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Why We Need Political Enemies 

Robert Talisse (Vanderbilt University)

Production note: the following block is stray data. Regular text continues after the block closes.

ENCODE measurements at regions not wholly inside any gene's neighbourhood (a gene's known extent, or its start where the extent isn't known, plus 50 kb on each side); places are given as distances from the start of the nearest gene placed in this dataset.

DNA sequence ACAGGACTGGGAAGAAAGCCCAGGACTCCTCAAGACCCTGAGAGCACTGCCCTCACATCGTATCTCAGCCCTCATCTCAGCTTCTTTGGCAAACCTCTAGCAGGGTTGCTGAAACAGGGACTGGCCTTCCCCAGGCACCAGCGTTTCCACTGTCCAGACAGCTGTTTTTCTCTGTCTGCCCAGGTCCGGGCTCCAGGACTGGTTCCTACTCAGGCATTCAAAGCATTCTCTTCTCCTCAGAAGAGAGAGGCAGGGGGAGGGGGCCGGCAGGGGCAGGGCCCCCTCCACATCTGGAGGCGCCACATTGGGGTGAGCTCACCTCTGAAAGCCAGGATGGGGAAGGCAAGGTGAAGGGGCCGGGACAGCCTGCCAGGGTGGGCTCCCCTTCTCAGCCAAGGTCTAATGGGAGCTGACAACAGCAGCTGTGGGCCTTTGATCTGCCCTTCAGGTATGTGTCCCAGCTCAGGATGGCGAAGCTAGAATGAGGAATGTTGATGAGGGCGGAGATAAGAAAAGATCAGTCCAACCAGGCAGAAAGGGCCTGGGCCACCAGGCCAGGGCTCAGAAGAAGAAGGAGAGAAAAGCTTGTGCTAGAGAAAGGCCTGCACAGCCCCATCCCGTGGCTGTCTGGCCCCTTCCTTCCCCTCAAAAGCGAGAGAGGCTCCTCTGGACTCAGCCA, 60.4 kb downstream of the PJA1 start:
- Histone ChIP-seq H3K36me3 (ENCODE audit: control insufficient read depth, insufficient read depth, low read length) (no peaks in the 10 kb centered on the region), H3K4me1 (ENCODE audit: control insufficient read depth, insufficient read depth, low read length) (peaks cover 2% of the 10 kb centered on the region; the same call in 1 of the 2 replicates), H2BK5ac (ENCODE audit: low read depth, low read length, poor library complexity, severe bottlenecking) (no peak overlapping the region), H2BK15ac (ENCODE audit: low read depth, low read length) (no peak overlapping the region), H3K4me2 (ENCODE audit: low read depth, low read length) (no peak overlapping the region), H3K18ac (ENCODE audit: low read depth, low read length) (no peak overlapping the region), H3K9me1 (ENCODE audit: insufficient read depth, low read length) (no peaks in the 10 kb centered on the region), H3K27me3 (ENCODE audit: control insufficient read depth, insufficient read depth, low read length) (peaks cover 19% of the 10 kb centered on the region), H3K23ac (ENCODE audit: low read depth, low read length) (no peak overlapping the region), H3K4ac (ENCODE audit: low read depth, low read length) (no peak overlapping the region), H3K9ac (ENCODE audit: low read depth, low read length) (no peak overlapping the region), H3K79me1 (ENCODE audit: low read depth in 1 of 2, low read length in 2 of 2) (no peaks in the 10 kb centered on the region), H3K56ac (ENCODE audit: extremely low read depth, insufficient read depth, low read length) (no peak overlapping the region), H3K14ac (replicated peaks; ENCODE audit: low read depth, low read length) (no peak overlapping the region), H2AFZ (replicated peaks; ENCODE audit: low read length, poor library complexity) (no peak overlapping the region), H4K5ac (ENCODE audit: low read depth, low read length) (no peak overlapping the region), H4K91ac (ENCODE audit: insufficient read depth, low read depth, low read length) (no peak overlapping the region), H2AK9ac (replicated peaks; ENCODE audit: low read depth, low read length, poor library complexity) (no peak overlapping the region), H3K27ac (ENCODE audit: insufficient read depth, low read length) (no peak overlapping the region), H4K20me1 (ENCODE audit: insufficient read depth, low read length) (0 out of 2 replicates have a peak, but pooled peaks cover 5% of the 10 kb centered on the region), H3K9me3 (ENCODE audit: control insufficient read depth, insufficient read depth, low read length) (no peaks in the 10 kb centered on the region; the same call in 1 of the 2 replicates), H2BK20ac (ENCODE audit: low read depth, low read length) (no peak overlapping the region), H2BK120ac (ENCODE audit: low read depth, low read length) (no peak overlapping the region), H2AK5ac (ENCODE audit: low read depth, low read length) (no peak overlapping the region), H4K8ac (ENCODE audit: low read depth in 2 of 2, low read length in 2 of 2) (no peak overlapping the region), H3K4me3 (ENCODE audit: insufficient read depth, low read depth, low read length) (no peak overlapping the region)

When engaged in democratic politics, it often strikes us that our opponents are not only wrong, but in the wrong.  We tend to see them as not merely mistaken, but ignorant,  corrupt, and on the side of injustice.  Most accounts of responsible citizenship contend that we must nonetheless uphold civil relations with them.  But why?  When the stakes are high, why not just dismiss our opponents and work with our allies to overcome them?  Why bother trying to maintain civil relations with them?  In this talk, I draw on empirical work concerning belief polarization to argue that we must uphold civil relations with our political enemies, not because we are required to regard them as reasonable, but because in the absence of those relations our political alliances crumble.